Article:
Book Review: SuperMoney

This post is a review on SuperMoney by Adam Smith. The book is first published in 1972 and re-introduced in 2006. The NLB does not seem to have the book.

The book is a description of financial markets in the period roughly around 1965-1975. Supermoney is interesting to me in a few aspects.

1) Supermoney has a chapter on Benjamin Graham and Warren Buffett, even before Warren Buffett becomes famous. The author conducts his interview at around the time where Buffett no longer manages money (somewhere after 1969) but rather working as an owner of Bershire. And it seems that Buffet's famous Rule of 'Don't lose money' comes from Benjamin Graham. I shan't say much here, since it will spoil the joy of reading that chapter.

2) Another interesting event is the Penn Central bankruptcy. The event is a bit similar to the subprime fallout now. I shall briefly describe what happen from my understanding from the book.

At that point of time, Penn Central files for bankruptcy and its commercial paper (or bonds) naturally will become worthless. And at that time, not only Penn Central but also other corporations with similar credit-worthiness are having the commercial papers out in the market too.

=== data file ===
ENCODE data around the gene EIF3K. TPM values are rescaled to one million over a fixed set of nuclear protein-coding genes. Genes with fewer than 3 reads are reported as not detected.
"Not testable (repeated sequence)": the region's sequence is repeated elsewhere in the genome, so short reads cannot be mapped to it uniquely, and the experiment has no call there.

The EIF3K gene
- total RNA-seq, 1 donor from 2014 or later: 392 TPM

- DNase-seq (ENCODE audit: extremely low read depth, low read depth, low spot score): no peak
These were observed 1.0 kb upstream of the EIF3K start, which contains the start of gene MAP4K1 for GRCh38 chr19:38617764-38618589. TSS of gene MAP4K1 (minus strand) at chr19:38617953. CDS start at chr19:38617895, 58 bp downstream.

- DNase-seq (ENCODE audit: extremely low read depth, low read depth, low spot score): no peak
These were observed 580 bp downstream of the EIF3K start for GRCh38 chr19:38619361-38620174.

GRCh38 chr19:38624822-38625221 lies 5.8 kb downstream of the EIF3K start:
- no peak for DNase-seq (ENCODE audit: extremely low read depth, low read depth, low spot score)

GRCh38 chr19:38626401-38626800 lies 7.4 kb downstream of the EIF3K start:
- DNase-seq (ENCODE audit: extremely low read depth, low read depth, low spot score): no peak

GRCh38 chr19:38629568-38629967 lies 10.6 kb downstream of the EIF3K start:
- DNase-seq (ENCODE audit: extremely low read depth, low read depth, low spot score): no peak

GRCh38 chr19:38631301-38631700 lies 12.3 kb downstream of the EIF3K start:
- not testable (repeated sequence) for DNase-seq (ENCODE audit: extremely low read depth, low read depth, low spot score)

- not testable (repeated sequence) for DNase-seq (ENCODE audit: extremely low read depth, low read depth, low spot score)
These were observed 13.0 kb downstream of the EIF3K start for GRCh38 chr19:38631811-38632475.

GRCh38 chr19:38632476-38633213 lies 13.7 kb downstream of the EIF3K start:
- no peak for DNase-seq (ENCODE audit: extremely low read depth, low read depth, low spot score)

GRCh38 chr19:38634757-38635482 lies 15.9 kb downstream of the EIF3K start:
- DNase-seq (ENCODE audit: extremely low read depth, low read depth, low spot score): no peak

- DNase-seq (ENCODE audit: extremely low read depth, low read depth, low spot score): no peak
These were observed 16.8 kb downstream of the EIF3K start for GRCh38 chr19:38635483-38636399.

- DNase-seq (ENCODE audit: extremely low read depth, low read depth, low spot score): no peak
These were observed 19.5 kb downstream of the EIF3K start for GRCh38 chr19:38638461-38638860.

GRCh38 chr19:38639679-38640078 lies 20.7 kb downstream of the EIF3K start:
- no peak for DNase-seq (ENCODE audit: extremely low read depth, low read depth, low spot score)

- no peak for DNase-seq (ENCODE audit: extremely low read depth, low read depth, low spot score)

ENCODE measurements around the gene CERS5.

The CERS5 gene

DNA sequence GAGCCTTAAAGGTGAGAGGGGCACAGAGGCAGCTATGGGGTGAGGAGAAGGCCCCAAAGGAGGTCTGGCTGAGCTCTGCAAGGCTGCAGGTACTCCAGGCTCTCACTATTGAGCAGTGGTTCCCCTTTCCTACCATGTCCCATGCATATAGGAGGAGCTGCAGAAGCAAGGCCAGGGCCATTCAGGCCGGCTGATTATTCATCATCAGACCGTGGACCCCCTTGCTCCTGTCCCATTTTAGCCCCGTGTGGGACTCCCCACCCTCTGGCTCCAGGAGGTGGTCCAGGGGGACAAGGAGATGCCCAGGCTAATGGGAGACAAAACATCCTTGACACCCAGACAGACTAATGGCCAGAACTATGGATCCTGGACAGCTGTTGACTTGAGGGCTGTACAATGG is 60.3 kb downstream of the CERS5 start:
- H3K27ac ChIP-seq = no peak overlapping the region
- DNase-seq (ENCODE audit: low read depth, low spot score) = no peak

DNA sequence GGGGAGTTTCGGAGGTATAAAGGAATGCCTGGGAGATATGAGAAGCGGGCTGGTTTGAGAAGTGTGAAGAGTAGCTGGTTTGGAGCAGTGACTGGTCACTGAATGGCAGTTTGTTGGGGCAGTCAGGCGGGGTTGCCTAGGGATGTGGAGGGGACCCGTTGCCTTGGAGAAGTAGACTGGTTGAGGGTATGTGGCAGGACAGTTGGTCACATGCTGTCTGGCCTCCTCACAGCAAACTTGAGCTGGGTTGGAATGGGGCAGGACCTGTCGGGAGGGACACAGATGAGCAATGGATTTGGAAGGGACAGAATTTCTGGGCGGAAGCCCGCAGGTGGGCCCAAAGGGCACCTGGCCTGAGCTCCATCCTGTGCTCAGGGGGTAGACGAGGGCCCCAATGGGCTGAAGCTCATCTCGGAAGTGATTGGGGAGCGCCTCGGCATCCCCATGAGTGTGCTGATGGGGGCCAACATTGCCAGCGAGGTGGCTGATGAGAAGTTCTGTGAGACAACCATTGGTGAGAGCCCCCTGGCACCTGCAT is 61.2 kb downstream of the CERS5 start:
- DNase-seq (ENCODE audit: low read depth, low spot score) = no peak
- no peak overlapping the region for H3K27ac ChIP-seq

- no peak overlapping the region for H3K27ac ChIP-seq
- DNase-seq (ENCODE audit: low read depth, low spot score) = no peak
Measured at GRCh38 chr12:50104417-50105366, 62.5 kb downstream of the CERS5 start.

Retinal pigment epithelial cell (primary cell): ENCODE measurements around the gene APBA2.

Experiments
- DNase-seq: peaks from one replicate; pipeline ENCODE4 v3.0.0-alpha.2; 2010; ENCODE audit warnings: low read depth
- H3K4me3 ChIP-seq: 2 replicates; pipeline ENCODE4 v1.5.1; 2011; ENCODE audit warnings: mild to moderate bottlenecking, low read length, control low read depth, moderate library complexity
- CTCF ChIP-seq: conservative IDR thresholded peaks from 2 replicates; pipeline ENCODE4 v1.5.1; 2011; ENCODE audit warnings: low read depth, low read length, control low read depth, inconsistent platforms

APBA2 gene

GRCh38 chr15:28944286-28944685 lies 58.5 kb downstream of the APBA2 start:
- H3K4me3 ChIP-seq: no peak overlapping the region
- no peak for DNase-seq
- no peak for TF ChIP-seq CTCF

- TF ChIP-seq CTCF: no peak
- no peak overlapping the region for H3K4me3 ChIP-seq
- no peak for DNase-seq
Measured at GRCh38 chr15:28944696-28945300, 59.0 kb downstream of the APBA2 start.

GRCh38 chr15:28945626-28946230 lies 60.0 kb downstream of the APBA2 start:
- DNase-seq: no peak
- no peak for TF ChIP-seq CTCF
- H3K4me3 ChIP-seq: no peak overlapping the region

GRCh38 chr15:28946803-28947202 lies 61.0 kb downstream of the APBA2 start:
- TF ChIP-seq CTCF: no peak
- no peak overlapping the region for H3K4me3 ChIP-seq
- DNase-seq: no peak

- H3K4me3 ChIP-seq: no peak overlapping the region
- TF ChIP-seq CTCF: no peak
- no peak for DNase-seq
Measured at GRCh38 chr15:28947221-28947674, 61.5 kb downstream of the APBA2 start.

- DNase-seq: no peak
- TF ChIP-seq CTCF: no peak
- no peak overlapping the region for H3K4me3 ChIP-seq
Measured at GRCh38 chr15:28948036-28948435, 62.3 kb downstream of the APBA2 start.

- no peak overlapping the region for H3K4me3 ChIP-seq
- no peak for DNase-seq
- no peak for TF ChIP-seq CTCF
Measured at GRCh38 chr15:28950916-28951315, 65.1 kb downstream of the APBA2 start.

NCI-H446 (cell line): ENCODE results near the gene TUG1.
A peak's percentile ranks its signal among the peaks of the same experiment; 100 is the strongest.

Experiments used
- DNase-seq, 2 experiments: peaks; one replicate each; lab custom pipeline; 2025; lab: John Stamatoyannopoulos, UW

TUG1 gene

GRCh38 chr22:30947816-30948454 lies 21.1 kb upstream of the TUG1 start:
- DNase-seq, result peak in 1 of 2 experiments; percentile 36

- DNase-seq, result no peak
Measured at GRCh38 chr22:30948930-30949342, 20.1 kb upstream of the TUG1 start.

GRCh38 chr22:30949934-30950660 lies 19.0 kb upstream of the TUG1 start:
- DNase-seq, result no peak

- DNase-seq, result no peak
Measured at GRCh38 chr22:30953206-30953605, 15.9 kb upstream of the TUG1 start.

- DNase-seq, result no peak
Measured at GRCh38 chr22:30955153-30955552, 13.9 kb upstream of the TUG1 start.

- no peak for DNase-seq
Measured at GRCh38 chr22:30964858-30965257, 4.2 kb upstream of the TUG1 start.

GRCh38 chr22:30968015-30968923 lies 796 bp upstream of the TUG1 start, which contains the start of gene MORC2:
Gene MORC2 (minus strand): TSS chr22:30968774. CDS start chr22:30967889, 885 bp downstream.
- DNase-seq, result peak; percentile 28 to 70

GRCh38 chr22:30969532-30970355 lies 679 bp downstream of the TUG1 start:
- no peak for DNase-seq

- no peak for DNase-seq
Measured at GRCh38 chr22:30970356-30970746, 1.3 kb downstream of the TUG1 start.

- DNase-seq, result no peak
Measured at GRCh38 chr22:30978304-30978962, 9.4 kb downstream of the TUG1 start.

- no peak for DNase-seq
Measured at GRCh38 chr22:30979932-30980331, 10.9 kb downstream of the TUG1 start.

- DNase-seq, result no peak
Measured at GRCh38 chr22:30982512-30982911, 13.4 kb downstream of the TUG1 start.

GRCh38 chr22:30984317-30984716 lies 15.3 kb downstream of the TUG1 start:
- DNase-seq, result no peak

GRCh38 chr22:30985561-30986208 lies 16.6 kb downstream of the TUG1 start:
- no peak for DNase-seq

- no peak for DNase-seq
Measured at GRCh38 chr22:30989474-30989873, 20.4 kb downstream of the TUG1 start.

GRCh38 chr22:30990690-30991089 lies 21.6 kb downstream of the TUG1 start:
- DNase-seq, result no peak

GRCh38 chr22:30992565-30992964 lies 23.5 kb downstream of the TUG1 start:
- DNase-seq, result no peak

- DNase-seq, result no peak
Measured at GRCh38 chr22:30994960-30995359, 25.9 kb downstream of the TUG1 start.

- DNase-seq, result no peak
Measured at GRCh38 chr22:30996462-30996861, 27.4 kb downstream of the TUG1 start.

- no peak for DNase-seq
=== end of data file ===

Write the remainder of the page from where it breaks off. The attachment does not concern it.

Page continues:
The financial circle become worried that the Penn Central incident would spread to other commercial papers from similar corporations. People may become scared to own commercial papers due to Penn Central incident. Corporations may not be able to sell their commercial papers or they have to issue their commercial papers at a much lower price. And when price becomes lower, the yield becomes higher. Note that this may indirectly affect the stock market as money may flow from stock market to purchase higher yielding commercial papers.

To cut the story short, Penn Central incident's final impact is reduced due to actions by the Fed. The corporations who are unable to sell their commercial papers go to the banks. The banks then go to the Fed and borrow money to lend to the corporations. A potential large fallout was averted.

In conclusion, Super Money is interesting to read, especially if you are interested in US financial history.


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